time speaker title and abstract
15:00 Welcome
15:00-15:45 Nick Jones
In this talk I consider why many, empirically observed, directed networks might contain a lack of feedback loops. An answer might be network growth mechanisms that favour clear trophic levels and which generate assymetries between the in degrees and out degrees of nodes. This is a partial answer to May’s (Complexity-Stability) Paradox. Finally I will outline an, ageing relevant, concrete biological example of spatial demographic stochasticity where altruists can dominate a system even when actively selected against.

15:45-16:00 Jacob Cook

Entropy production is a hallmark of nonequilibrium processes in stochastic thermodynamics. Multistable nonequilibrium systems are abundant outcomes of nonlinear dynamics with feedback yet relatively little is known about what determines the stability of the steady states and their switching rates in terms of entropy and entropy production. Here, we will link the fluctuation theorem for the entropy production along trajectories and the large-deviation approach of minimum- action-path theory to elucidate the thermodynamics of steady-state switching. Interestingly, we find that the entropy production at steady state plays no explicit role, but the entropy production along switch- ing trajectories is key. Alternative stabilising and destabilising mech- anisms such as steady-state entropy and diffusive noise are also investigated.

16:00-16:15 Charlie Duclut

We consider a large number of chemotactic cells that diffuse, die, divide and interact at long range via the release of chemicals. We investigate the dynamics at long time and focus on the phase transition that occurs between a dilute and a dense phase using a renormalization group analysis. If we consider only interactions that conserve the particles number, exact scaling exponents can even be obtained; this analysis predicts in particular a superdiffusive behaviour of the cells close to the phase transition.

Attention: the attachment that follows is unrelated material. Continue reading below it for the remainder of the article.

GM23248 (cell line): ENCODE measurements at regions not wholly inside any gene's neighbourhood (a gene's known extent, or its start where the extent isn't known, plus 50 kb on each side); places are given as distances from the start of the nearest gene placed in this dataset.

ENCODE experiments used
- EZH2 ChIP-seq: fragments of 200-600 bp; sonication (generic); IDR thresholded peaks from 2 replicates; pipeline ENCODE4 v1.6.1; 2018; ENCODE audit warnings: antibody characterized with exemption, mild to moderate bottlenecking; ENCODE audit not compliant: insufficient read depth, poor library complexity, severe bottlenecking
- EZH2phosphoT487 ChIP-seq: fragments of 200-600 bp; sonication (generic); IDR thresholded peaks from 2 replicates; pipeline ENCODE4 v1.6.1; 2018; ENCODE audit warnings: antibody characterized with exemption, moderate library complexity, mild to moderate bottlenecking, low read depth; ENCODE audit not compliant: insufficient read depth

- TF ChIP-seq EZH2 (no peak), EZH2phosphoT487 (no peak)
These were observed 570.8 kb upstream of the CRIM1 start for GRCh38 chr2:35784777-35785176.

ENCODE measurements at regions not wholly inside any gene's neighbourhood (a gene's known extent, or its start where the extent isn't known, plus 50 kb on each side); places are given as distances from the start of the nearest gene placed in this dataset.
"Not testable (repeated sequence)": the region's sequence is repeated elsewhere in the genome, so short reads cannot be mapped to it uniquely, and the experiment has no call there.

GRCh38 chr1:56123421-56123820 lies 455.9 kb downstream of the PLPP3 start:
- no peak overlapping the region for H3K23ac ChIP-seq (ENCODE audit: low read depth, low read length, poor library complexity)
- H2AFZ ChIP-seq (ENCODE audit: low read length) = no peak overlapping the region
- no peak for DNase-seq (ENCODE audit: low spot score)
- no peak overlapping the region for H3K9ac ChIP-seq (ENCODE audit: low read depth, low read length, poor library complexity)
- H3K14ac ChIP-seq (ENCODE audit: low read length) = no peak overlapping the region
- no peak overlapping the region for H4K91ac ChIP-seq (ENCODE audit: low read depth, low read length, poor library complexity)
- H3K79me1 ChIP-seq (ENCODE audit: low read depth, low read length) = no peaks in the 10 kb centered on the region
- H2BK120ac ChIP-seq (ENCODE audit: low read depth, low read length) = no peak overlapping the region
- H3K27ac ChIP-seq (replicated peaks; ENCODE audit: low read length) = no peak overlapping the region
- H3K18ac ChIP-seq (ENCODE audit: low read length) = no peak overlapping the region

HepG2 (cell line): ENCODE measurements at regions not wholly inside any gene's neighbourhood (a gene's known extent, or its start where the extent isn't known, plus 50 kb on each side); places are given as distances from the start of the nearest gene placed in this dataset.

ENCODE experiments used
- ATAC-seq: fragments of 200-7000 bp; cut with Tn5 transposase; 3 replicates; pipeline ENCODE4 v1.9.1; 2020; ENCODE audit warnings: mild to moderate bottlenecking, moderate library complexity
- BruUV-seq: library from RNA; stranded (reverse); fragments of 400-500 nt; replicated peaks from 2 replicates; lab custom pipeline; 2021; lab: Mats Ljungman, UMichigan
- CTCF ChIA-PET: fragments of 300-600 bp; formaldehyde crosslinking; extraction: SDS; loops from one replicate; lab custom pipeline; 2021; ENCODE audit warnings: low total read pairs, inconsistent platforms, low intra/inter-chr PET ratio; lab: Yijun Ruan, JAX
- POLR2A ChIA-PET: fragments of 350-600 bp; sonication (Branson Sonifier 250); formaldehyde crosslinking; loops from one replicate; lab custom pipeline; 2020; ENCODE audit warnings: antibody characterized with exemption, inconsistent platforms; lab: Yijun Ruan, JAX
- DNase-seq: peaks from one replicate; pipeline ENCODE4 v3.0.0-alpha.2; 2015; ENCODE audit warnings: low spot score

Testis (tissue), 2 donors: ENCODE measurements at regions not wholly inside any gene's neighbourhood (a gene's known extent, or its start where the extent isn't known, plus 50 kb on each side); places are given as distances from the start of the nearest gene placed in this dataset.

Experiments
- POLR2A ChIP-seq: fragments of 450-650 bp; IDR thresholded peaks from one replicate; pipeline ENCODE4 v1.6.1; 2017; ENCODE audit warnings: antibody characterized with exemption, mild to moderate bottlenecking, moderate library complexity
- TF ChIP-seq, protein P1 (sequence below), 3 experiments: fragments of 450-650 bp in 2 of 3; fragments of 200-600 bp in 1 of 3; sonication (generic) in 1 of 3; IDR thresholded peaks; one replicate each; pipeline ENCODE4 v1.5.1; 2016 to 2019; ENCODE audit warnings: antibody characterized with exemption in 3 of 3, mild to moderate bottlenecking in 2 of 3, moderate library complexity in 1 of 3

16:15-16:45 Patrick Wilke

Motivated by recent experimental studies that have addressed the stepping behavior of kinesins, we investigate a lattice gas model for simulta- neous transport of two species of active particles on a microtubule. The species are distinguished by their different gaits: While the first species moves straight ahead, the second follows a helical path. We show that the collective properties of such systems critically differ from those of one-species transport as described by generalised totally asymmetric exclusion processes. This is most evident in a jamming transition far below full occupation, as well as in nonequilibrium pattern formation. The altered behavior arises because - unlike the case in single-species transport - any given position may be targeted by two particles from different directions at the same time. However, a particle can leave a given position only in one direction. This simple change in connec- tivity significantly amplifies the impact of steric interactions and thus becomes a key determinant of mixed species transport. We computationally characterize this type of hindrance and develop a comprehensive stochastic theory for collective two-species transport along a cylinder. Our observations show high robustness against model extensions that account for additional biomolecular features which suggests relevance also in a biological context.

16:45-17:00 15 min break
17:00-17:45 Susan Cox